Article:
How to Deal with your Accent in French (4 Easy Tricks)
Let’s talk about accents. Now personally, I loooooove accents. Besides just being totally cool in their own right I believe accents add colour, depth, and personality to one’s speech. But as a language learner myself, I understand the feeling of wanting to sound more natural when speaking a foreign language. And part of that comes with at least some level of accent adjustment.
To start off, let’s picture a (probably) familiar situation.
You’re learning French and you feel pretty confident with what you know. But despite your level of confidence, you are highly aware that you have an accent. When you speak, you hear it right away, even if what you’re saying is grammatically correct and perfect.
Now, there tends to be two types of students:
- Students who don’t care about their accent and care more about proper pronunciation.
- Students who are convinced that if they don’t have a “native” accent, they are simply not good enough.
Which group do you belong to?
If you’re part of group #1, bravo. Any language teacher will tell you that pronunciation is way more important than having a ‘perfect’ accent. The goal of speaking a language is to communicate and to be understood. That’s where proper pronunciation (along with vocabulary and grammar, obviously) comes into play.
But that’s probably not why you’re reading this article…So if you consider yourself to belong to category #2, no worries. I got you covered. After 15 years of teaching French as a second language, I’m going to share with you some tips and secrets to help you with your accent.
First of all, these are the false beliefs you need to get rid of right away:
- Your accent will never disappear. Well, technically your accent won’t ever go away permanently but you can learn a new one. So if you’re keen to get rid of your accent (or, more accurately — put your accent away temporarily to make space for another one when you speak French), it is totally doable.
- Accent reduction classes are bullshit. They are false-promise touting money traps. Okay, let me clarify myself here. Accent reduction classes are the real deal. Because accents can be learned and added to your repertoire (just like languages) and even native francophones attend accent reduction courses. Why? If you’re a native French speaker and you’re seeking a career in the public space such as an actor or journalist, you may need to take an accent reduction course. Yep. In France, anyways, being a public figure or in any sort of representation job, will probably entail that you be asked to work on your accent. Recently though, accent discrimination has been made illegal in France, which will hopefully encourage different regional accents in the media and reduce accent bias.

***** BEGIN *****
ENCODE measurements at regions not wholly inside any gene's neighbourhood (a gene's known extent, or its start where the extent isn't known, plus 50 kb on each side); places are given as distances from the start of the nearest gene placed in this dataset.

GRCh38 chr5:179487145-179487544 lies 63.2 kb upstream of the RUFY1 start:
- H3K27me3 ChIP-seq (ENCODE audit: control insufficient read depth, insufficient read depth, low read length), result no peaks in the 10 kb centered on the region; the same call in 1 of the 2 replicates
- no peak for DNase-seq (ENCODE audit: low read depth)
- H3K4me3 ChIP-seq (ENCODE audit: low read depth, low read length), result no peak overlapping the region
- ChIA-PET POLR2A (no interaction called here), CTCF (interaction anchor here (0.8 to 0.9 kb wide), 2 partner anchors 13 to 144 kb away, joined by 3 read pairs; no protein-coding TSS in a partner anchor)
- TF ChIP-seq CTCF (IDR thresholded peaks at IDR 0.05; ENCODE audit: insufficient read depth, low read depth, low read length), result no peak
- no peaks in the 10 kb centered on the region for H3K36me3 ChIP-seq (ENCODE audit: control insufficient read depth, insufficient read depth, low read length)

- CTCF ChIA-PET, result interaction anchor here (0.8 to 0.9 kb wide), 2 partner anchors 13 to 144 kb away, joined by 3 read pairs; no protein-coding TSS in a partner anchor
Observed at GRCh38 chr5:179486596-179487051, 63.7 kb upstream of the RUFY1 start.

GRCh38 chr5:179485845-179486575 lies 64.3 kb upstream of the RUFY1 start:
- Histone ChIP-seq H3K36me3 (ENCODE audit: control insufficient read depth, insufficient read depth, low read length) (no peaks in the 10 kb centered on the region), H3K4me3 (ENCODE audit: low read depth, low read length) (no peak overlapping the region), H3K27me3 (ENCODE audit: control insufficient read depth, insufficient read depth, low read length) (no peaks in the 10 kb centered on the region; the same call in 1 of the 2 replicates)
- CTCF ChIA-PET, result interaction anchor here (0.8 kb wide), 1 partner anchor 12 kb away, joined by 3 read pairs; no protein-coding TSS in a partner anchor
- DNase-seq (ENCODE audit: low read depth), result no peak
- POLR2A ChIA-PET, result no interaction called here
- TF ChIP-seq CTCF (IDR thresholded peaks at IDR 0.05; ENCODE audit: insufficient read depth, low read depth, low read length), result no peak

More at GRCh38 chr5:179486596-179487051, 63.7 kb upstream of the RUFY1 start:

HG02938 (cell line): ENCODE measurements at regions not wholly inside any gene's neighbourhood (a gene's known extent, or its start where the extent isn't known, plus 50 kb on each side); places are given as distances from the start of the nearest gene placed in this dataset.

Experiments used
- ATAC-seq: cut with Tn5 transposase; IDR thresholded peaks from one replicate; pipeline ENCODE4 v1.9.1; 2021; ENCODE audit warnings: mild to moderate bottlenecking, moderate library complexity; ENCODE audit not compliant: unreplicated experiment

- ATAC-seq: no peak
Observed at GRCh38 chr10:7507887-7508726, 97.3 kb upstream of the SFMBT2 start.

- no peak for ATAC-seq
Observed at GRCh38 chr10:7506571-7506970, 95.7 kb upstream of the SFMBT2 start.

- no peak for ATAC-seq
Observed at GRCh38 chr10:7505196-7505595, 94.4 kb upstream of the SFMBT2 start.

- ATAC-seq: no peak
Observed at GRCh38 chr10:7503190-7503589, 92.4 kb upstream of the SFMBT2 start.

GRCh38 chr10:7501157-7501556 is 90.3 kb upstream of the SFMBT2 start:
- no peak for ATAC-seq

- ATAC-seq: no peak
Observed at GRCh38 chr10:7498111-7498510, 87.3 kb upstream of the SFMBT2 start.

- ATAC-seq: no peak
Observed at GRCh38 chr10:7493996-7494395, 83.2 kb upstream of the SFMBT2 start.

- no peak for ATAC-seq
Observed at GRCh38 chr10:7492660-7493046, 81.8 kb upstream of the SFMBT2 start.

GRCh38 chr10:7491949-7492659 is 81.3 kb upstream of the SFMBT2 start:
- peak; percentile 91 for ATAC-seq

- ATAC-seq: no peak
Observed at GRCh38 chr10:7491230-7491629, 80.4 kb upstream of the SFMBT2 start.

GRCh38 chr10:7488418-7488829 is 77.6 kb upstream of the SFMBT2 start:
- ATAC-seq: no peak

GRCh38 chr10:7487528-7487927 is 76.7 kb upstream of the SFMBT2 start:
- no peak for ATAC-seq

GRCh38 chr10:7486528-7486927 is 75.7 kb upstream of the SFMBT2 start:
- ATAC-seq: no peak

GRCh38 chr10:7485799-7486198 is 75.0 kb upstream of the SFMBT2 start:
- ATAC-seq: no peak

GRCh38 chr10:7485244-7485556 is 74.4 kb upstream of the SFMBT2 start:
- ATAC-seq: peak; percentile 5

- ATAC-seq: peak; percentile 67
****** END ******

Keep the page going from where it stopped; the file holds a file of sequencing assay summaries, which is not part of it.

- Your accent is embarrassing. Well, you knew this was coming. As a lover of accents and learning languages, it makes me sad when people become ashamed of their accent. Seriously. Your accent is unique and beautiful. So don’t carry shame for it.
- There is only ONE perfect French accent. Well, this is totally wrong. The French accent you’re probably most familiar with is the Parisian one — the one that news presenters usually have. But the fact of the matter is, there are many regional accents all over France. And not to mention other French-speaking countries and places (Quebec, Belgium, Côte d’Ivoire, etc.)! It all depends on which accent you want to adopt.
- Speaking like a native francophone is the only way to be bilingual. This is a really damaging false belief. It’s dead wrong. What counts is not about speaking like a native but having a good pronunciation so you’re understandable. How many people have you encountered in your native language (or English) that have an accent but are bilingual (and totally understandable)? Probably a lot.
Now that we’ve got those out of the way, you might be thinking: Okay, yes, I get it … but how do I improve my French accent now?
As promised, here are 4 quick tips to improve your French accent.
- Listen, listen, listen. There’s no way around it. The only way you can adjust your accent is by immersing yourself in the sounds of the language. Listen to native French speakers, do audio drills and exercises, and consciously pay attention to the sounds.
- Record yourself speaking. This is super important, even if you feel slightly silly doing it — you need to record yourself and listen to how you sound. You can either talk to yourself or read a passage from a book or news article. It’s a great way to track your progress.
- Practice difficult sounds with tongue twisters. Tongue twisters or virelangues are frustrating phrases that even native French speakers find difficult. So why do I recommend you practice them? Not to torture you, but to expose you to difficult and similar-sounding words that will force you to consciously pay attention to your speech.
- Read aloud. Next time you’re reading un journal en français ou une livre — read out loud. If you record yourself, even better. This might not be the most efficient or fastest way to read — but if you pause to check any proper pronunciation with Google Translate (yes, Google Translate is great for this!) you’ll kill two birds with one stone. While you read try to focus on fluidity and natural cadence.
I’ll leave you with this quote to mull over…
“Do you know what a foreign accent is? It’s a sign of bravery” — Amy Chua
What’s your take on accents? Are you self-conscious of your accent in French, or do you embrace it? Let me know in the comments below.